Effects of sprouting and fermentation on the formation of Maillard reaction products in different cereals heated as wholemeal


FOOD CHEMISTRY, vol.389, 2022 (SCI-Expanded) identifier identifier identifier

  • Publication Type: Article / Article
  • Volume: 389
  • Publication Date: 2022
  • Doi Number: 10.1016/j.foodchem.2022.133075
  • Journal Name: FOOD CHEMISTRY
  • Journal Indexes: Science Citation Index Expanded (SCI-EXPANDED), Scopus, Academic Search Premier, PASCAL, Aerospace Database, Aquatic Science & Fisheries Abstracts (ASFA), BIOSIS, CAB Abstracts, Chemical Abstracts Core, Chimica, Communication Abstracts, Compendex, EMBASE, Food Science & Technology Abstracts, MEDLINE, Metadex, Veterinary Science Database, Civil Engineering Abstracts
  • Keywords: Sprouted grains, Wholemeal, Thermal processing, Maillard reaction, Early glycation, Advanced glycation, alpha-Dicarbonyl compounds, BAKING CONDITIONS, BUCKWHEAT, BREAD, ACID, DEGRADATION, QUERCETIN, FLOUR, WHEAT, FOOD, ACRYLAMIDE
  • Hacettepe University Affiliated: Yes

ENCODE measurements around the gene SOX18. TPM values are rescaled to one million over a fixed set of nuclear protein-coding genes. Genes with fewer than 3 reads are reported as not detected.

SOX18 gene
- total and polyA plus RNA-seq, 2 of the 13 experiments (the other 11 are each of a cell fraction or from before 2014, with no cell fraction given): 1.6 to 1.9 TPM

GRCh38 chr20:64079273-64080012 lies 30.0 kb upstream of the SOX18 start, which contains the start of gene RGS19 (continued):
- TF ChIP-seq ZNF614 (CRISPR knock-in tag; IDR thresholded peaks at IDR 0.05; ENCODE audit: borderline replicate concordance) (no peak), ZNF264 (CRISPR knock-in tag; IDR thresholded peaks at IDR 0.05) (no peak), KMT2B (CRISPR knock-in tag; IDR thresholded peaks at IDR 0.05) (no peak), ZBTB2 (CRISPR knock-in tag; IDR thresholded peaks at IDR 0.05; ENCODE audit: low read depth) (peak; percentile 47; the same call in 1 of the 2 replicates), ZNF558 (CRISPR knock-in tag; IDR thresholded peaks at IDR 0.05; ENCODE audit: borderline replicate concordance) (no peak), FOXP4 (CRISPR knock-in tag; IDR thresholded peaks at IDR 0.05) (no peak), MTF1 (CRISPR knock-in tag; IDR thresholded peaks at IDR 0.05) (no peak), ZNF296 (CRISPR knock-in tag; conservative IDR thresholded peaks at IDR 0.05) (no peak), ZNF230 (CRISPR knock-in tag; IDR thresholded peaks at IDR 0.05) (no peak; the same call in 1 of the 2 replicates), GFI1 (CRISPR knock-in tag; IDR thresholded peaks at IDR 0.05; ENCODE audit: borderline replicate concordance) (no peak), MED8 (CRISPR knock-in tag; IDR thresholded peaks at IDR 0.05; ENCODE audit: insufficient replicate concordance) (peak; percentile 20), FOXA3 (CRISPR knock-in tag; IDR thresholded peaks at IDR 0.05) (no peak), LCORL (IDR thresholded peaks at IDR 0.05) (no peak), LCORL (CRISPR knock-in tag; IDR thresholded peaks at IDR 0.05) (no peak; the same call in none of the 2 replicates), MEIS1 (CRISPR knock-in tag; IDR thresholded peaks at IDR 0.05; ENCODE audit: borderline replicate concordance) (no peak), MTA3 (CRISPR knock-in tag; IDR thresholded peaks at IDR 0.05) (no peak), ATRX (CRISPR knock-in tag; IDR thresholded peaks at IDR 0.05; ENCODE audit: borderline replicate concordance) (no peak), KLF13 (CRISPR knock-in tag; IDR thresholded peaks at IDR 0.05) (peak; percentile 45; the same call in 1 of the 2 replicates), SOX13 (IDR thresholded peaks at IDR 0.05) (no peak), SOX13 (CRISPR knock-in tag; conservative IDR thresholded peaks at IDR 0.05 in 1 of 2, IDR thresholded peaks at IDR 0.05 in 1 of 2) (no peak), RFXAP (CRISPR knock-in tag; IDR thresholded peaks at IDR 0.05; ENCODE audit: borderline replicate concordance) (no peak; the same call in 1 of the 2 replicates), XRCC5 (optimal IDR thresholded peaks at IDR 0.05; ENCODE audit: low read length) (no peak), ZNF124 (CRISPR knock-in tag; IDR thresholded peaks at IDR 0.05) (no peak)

The concentration and composition of reducing sugars and free amino acids as Maillard reaction (MR) precursors change with grain sprouting. The formation of early and advanced glycation products, and alpha-dicarbonyl compounds as intermediates were monitored during heating native and sprouted wholemeals, as well as during heating of yeast and sourdough fermented native and sprouted wholemeals. Sprouting increased the concentration of all MR products because of an increase in reducing sugar concentrations. Although reducing sugars were lowered due to their consumption by yeasts, fermentation did not lower the furosine concentration. Sourdough fermentation unexpectedly increased furosine because the low pH caused glucose release from polysaccharides. Glyoxal, methylglyoxal and diacetyl were found to be formed as metabolites during yeast and sourdough fermentation. Another factor affecting the MR in sprouted/fermented wholemeals was revealed to be the increased amount of total free amino acids that compete with bound lysine to react with reducing sugars.